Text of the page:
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Monday, January 5, 2009

Canada to ban baby bottles with bisphenol A

Bisphenol A is being outlawed in baby bottles in Canada. Bisphenol A (BPA) is used to make shatterproof plastic frequently used in baby bottles. Also, Canada is looking to limit the amount of BPA being released in the environment.

Why is BPA being banned in Canada? Health Canada scientists (Canadian version of the FDA) have concluded that BPA exposure to infants is below levels that may cause a risk, but the gap between exposure and effect wasn't great enough. Consequently, the Canadian government is looking to reduce the exposure of BPA in newborns and infants.

The FDA immediately began assessing the BPA research after Canada announced its ban on BPA in baby bottles. The FDA has concluded that products containing BPA are safe and exposure levels from food packaging are below those that may cause health effects.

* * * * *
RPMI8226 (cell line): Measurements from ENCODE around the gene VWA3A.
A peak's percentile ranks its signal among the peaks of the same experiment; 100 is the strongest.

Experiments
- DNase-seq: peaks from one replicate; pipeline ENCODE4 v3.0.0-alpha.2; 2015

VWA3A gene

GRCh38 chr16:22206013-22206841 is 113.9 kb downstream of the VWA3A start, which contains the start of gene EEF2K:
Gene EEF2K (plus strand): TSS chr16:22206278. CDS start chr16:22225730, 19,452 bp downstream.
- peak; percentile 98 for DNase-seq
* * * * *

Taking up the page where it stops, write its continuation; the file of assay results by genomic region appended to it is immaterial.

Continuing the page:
What do you think? Do you agree with Health Canada and err on the side of caution? Or, do you agree with the FDA that there is nothing to worry about? If you use bottles made with BPA to package your ag product, are you concerned about possible regulations on your packaging? If you are a producer looking at packaging for your product, does the Canadian ban affect your packaging decision?

Bisphenol A article

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